During my time spent in Art 110, I have learned a lot about what art means. Not just a broad definition, but what it means to individual people. I think the biggest lesson I have learned is that art can mean many different things to different people. Art is a form of self expression, a way for people to cope with mental illness, creative ways to address problems, or even ways to get people to think differently. There were examples of each of these throughout the galleries we had the privilege of visiting over the semester.
Not only were we taught about what art can mean to so many individuals, but we also learned how to use art for ourselves and were given the opportunity to outlet our creativity in new forms of expression, whether it be through sketching, painting, or plaster casting. I think the most important thing we can learn about art is being able to find something, a medium that allows us to express our ideas, our feelings, our hopes, and our dreams.
I have been lucky to have been able to discover a creative outlet that allows me to express ideas and capture moments without necessarily needing to be a talented illustrator or painter, people who are usually labeled the artists. Some people argue whether mediums such as photography art actually considered art. Individuals could argue that it’s too easy to be considered art. All you have to do is click the shutter button and you already have a completed image. While this may the case, often times it requires much more than simply clicking a button to come out with a good image.
For me, photography forces my brain to think differently. It forces my eyes to see differently and it forces me to observe the world differently. Often times I find myself thinking of the world as shadows and lines instead of what I would normally say might be a tree or a mountain or a face. When I’m taking pictures I have to look at the world through a rectangular frame instead of how we may perceive it normally having an almost 180 degree field of view.
This past weekend I drove out to Joshua Tree the day after it had been raining so I could take some photos of the night sky. After driving around the unlit roads of the park for an hour looking for a spot to set up my tripod and escape from the clouds that were lingering after the rain, I found a stretch of dirt where I could be free from almost all man made light. I stepped out into the wind which made it feel much colder than the 40 degrees that my car’s thermometer was reading. I put my camera on a tripod and framed a shot . I used my headlamp to focus on a lone Joshua tree and then I turned off all my lights. My freezing finger pressed the shutter and for 27 seconds I was in darkness. My only light source, the distant stars. I could barely see my own hands in front of me and all I could do was listen to the world around me which was nearly perfectly silent. There is a sense of suspense and excitement when taking long exposure photographs that is very intriguing. Not only is it difficult to focus on a subject or get correct exposure settings, but it takes a while to make adjustments to fix mistakes you may have made in focusing or composition. So while I sat in the cold for a half an hour before I had to retreat back to the car before my toes fell off, I captured only 18 pictures. At least half of which were underexposed, blurry, or out of focus.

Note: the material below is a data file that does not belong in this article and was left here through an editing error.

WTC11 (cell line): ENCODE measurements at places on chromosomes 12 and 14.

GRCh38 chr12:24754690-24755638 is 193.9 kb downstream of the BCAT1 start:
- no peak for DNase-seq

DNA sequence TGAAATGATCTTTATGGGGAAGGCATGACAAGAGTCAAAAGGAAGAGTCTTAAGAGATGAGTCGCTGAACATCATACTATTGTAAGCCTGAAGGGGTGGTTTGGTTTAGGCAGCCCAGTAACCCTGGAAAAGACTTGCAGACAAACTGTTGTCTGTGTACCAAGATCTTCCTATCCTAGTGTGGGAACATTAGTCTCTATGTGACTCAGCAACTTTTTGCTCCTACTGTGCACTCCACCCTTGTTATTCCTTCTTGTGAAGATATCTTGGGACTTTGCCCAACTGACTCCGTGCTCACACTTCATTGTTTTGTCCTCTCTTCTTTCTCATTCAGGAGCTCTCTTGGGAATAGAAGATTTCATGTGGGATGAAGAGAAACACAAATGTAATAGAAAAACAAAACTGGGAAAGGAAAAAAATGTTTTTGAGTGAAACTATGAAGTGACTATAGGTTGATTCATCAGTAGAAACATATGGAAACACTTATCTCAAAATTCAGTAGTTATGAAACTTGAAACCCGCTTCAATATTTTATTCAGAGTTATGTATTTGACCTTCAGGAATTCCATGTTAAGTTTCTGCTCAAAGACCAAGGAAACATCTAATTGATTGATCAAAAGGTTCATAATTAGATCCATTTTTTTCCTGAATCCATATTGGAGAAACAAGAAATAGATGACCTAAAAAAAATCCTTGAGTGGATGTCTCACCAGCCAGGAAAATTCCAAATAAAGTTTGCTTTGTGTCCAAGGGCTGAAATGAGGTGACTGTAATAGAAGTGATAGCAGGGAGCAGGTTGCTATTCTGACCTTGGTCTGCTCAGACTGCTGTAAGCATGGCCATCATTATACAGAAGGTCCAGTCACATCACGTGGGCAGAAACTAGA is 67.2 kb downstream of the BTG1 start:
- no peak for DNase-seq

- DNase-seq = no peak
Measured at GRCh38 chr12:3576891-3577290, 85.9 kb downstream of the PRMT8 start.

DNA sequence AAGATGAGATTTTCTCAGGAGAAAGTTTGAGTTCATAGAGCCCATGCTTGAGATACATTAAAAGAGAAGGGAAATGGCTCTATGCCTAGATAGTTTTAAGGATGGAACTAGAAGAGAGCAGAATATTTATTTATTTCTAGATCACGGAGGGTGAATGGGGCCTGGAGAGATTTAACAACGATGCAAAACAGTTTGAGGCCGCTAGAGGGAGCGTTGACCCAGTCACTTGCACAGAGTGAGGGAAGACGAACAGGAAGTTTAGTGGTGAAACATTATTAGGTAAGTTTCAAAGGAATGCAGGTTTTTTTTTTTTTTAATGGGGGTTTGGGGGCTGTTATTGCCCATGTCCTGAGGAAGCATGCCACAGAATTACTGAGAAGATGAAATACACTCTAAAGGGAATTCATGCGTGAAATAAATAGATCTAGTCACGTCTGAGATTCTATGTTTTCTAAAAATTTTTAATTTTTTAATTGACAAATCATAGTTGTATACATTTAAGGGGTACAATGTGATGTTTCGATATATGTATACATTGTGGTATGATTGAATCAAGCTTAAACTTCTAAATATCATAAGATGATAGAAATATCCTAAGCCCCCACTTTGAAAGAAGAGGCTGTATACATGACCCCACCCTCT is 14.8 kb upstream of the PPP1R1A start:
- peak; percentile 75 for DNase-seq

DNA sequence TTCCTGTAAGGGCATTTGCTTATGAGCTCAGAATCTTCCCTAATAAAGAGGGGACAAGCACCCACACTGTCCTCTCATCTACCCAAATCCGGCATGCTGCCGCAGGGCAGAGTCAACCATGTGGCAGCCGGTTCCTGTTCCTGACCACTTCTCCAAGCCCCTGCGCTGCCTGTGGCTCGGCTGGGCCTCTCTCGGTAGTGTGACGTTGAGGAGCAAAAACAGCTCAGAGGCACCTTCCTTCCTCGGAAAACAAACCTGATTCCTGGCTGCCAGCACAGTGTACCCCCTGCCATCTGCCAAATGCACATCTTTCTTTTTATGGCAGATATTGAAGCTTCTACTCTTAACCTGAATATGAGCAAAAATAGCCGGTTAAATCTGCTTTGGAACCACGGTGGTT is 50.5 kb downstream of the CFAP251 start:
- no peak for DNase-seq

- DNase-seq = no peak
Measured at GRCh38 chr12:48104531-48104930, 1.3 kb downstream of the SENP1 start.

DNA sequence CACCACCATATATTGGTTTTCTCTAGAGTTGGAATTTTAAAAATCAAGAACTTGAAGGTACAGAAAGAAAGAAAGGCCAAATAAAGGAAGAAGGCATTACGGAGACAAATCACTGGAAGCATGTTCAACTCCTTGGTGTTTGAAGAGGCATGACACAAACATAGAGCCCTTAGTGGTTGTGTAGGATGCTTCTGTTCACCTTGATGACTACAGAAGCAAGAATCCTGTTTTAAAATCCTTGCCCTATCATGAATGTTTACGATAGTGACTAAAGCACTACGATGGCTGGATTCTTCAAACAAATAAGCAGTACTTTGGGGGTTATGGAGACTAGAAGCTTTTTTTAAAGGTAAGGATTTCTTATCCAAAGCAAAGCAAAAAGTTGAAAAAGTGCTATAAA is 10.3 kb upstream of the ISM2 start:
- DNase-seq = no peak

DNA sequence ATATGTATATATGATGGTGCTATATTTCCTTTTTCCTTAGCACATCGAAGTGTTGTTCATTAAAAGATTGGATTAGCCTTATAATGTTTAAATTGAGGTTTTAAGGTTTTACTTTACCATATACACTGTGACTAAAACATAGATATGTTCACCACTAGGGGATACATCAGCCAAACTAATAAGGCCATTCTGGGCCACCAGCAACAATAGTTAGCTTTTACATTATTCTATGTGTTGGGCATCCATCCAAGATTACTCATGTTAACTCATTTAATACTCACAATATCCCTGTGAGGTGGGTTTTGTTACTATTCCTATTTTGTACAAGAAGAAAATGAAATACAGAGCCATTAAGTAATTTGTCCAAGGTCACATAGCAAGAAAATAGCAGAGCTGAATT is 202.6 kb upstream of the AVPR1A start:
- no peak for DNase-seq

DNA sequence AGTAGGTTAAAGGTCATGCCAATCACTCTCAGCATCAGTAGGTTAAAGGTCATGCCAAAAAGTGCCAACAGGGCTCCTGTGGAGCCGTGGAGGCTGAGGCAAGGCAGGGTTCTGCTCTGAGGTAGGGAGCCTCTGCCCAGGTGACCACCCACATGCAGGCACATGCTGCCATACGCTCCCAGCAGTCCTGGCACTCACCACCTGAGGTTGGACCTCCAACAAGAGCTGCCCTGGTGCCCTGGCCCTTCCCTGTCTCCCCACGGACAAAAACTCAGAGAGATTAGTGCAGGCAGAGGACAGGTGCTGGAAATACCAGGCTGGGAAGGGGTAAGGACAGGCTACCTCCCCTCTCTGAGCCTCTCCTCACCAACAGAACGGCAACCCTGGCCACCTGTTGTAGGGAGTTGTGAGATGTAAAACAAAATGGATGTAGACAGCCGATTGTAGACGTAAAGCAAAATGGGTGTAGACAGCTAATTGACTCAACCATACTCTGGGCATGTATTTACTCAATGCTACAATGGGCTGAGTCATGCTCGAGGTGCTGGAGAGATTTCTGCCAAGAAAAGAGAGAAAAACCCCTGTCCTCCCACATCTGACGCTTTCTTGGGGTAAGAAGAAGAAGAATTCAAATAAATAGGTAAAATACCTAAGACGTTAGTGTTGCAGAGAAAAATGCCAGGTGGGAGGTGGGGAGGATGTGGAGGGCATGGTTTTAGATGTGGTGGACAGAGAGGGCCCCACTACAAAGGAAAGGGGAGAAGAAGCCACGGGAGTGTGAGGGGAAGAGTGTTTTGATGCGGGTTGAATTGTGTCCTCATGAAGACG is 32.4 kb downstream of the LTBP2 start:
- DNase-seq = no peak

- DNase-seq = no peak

When I came home to look at the pictures I only saw one that I actually liked the rest were just trials to get to that point. The picture above is the last picture I took before I left. This was my favorite picture. All of the pictures prior to this were trials that led to this photographs. 17 edits to the composition, exposure, and focus had to be made before I ended up with one single picture that I enjoy. It took 30 minutes of freezing cold, minor adjustments, minutes of waiting to end up with one final shot. I think this is a part of art that people tend to ignore. A lot of people only get to see the final product of someone’s work and the struggle and the work that went into creating something is hidden from view to create the illusion that the task of taking a the photograph you are seeing is effortless. To me this is art. Not necessarily the finished product alone, but also the effort put into it and the constant changes and adjustments that are made before you present what you have made. While I may not pursue photography as a career, it has the ability to teach me how to tell stories through a single frame and force me to see the world differently, even if I’m only seeing it that way for as little as a few seconds.
Below are a few of the test shots that led up to the final image: